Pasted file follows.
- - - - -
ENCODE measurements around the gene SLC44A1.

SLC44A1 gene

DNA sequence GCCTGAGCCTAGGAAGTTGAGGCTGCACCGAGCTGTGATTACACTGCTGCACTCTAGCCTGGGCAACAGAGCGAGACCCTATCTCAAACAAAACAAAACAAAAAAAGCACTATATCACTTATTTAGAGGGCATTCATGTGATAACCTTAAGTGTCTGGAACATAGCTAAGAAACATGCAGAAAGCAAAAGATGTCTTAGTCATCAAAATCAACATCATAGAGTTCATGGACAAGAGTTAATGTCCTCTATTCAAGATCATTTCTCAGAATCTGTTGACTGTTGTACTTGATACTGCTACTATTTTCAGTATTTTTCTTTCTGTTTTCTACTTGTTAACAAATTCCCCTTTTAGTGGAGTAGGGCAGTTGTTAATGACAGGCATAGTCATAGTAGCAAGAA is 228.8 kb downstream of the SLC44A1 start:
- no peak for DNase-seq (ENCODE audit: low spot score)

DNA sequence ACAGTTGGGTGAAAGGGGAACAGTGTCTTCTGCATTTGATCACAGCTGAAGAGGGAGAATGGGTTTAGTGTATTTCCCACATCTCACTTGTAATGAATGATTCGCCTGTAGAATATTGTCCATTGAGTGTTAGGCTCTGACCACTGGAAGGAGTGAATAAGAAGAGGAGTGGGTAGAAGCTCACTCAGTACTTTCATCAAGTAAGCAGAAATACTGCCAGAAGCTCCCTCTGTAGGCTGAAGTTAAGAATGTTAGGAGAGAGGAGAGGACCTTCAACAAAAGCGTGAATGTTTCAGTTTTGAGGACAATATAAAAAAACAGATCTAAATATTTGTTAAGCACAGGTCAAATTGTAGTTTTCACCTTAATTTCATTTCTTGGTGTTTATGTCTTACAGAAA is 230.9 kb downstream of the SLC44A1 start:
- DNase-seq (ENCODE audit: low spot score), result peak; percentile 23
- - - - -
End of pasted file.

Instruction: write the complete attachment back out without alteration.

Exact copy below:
ENCODE measurements around the gene SLC44A1.

SLC44A1 gene

DNA sequence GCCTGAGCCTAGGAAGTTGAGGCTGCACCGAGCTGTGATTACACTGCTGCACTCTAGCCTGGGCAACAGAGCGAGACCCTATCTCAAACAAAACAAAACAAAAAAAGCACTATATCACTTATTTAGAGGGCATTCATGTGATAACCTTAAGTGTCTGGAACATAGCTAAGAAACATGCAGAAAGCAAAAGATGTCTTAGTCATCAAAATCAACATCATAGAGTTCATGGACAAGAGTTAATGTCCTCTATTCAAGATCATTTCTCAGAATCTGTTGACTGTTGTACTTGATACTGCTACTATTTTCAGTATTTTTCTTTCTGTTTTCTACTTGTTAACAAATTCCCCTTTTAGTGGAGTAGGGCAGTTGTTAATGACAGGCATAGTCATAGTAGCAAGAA is 228.8 kb downstream of the SLC44A1 start:
- no peak for DNase-seq (ENCODE audit: low spot score)

DNA sequence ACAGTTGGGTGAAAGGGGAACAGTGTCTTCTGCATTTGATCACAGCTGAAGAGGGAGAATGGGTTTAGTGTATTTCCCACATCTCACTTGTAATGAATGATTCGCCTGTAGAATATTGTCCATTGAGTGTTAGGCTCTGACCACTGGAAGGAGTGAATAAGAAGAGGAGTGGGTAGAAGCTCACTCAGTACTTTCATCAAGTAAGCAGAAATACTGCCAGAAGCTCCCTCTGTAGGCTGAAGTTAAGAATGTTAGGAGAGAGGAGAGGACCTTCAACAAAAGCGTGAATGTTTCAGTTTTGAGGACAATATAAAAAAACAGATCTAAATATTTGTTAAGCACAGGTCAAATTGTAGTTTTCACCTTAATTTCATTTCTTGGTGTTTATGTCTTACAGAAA is 230.9 kb downstream of the SLC44A1 start:
- DNase-seq (ENCODE audit: low spot score), result peak; percentile 23